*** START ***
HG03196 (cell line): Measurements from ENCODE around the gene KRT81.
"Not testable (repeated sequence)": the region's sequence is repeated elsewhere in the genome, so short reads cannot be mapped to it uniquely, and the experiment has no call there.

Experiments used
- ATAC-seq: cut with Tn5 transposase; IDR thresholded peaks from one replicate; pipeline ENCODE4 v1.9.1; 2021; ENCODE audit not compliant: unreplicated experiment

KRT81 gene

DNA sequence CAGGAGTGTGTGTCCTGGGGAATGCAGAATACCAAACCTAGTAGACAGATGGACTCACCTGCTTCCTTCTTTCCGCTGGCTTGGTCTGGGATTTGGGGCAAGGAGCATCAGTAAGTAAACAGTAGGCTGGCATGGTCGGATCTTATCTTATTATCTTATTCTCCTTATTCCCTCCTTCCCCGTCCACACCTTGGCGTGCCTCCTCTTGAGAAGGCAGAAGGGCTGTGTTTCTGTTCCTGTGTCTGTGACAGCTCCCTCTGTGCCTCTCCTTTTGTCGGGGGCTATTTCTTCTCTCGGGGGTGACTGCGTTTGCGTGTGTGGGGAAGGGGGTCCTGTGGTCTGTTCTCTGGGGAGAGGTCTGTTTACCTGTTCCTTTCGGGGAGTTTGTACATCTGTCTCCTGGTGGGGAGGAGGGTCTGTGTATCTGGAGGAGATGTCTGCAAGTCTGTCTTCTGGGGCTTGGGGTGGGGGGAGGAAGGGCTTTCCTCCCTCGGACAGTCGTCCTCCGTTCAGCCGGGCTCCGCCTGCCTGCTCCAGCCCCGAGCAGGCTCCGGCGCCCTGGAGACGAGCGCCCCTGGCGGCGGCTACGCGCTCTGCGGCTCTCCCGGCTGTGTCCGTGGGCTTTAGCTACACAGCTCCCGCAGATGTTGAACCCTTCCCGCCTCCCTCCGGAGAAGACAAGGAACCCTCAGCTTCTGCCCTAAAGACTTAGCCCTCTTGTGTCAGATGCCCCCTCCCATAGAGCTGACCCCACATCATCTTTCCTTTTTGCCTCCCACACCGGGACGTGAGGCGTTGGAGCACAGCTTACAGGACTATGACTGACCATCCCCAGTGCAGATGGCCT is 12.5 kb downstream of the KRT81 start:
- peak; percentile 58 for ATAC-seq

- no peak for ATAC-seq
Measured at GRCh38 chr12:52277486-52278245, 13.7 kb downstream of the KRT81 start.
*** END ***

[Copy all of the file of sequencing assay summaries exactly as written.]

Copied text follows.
HG03196 (cell line): Measurements from ENCODE around the gene KRT81.
"Not testable (repeated sequence)": the region's sequence is repeated elsewhere in the genome, so short reads cannot be mapped to it uniquely, and the experiment has no call there.

Experiments used
- ATAC-seq: cut with Tn5 transposase; IDR thresholded peaks from one replicate; pipeline ENCODE4 v1.9.1; 2021; ENCODE audit not compliant: unreplicated experiment

KRT81 gene

DNA sequence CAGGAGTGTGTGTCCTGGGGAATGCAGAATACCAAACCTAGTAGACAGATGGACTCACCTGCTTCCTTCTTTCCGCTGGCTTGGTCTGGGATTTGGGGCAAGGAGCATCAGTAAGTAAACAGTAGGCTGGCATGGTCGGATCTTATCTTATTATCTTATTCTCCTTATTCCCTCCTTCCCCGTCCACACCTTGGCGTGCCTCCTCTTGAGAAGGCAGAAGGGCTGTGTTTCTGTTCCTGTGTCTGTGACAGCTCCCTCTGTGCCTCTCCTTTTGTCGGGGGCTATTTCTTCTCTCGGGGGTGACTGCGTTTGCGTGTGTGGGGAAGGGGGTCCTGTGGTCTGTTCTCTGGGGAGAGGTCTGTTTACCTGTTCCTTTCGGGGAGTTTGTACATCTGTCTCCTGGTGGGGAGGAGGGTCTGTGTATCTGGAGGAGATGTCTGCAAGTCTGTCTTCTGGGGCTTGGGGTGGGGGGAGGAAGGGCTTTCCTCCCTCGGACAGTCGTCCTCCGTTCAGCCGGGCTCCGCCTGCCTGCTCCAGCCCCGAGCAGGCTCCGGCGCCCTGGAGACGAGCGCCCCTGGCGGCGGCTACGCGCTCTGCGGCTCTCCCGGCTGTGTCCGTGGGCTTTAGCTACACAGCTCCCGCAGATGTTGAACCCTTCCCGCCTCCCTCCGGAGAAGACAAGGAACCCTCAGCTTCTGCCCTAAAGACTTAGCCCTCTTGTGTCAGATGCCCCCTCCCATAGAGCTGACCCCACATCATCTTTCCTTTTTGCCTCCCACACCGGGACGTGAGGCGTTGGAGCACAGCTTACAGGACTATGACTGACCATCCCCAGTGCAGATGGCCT is 12.5 kb downstream of the KRT81 start:
- peak; percentile 58 for ATAC-seq

- no peak for ATAC-seq
Measured at GRCh38 chr12:52277486-52278245, 13.7 kb downstream of the KRT81 start.